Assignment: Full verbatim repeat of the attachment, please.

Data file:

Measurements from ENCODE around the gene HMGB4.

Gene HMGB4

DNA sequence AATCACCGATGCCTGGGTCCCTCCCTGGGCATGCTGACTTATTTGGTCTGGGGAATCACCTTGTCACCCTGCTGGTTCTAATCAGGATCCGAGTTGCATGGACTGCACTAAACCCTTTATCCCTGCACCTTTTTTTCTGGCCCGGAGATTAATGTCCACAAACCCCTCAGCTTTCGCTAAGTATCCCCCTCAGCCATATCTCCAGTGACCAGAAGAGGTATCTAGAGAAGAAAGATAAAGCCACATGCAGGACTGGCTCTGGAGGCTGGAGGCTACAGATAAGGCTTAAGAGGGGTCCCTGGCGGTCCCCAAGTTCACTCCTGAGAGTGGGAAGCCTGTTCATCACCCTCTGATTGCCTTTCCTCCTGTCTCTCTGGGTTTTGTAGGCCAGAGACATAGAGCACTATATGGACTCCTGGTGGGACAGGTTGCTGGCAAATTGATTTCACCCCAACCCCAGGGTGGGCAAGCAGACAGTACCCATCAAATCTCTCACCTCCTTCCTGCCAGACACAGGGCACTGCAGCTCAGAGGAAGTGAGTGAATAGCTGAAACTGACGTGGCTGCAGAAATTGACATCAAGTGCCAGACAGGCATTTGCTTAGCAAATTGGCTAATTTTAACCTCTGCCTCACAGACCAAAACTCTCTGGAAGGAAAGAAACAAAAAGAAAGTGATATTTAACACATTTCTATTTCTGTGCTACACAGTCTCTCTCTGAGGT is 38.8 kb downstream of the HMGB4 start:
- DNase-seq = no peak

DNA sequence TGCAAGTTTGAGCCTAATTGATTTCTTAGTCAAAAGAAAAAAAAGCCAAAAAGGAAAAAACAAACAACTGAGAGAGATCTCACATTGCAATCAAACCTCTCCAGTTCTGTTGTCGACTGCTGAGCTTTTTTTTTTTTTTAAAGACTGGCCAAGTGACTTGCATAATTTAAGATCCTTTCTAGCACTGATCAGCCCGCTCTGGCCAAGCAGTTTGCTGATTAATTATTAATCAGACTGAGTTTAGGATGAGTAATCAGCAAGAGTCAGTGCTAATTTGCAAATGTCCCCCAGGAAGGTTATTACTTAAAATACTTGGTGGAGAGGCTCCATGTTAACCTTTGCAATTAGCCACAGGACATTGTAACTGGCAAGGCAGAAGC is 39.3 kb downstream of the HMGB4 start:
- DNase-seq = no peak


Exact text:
Measurements from ENCODE around the gene HMGB4.

Gene HMGB4

DNA sequence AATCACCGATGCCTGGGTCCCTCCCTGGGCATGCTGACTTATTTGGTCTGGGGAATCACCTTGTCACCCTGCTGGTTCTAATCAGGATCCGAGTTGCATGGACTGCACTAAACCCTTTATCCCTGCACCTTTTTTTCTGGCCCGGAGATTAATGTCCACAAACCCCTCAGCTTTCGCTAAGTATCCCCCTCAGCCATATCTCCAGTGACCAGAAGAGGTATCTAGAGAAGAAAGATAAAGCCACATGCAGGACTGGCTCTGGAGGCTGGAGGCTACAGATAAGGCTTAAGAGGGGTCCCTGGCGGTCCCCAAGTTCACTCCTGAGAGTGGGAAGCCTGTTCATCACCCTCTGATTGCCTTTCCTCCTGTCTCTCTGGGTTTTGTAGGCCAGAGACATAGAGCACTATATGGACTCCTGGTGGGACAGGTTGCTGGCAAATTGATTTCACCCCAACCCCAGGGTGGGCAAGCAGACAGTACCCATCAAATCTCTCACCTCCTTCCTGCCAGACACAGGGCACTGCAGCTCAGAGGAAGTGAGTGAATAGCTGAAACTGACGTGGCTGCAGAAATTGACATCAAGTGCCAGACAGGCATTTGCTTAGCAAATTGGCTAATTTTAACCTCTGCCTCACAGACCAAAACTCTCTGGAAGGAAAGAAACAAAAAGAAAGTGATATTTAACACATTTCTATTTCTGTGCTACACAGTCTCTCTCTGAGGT is 38.8 kb downstream of the HMGB4 start:
- DNase-seq = no peak

DNA sequence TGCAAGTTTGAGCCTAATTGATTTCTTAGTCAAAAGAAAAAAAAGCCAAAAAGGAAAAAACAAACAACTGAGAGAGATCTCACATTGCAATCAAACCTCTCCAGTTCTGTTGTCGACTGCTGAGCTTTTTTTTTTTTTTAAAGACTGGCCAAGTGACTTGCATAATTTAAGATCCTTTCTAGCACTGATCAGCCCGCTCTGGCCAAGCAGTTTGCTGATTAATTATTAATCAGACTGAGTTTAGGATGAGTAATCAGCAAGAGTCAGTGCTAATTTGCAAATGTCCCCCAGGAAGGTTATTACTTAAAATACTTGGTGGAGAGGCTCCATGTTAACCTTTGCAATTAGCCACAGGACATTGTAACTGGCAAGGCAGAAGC is 39.3 kb downstream of the HMGB4 start:
- DNase-seq = no peak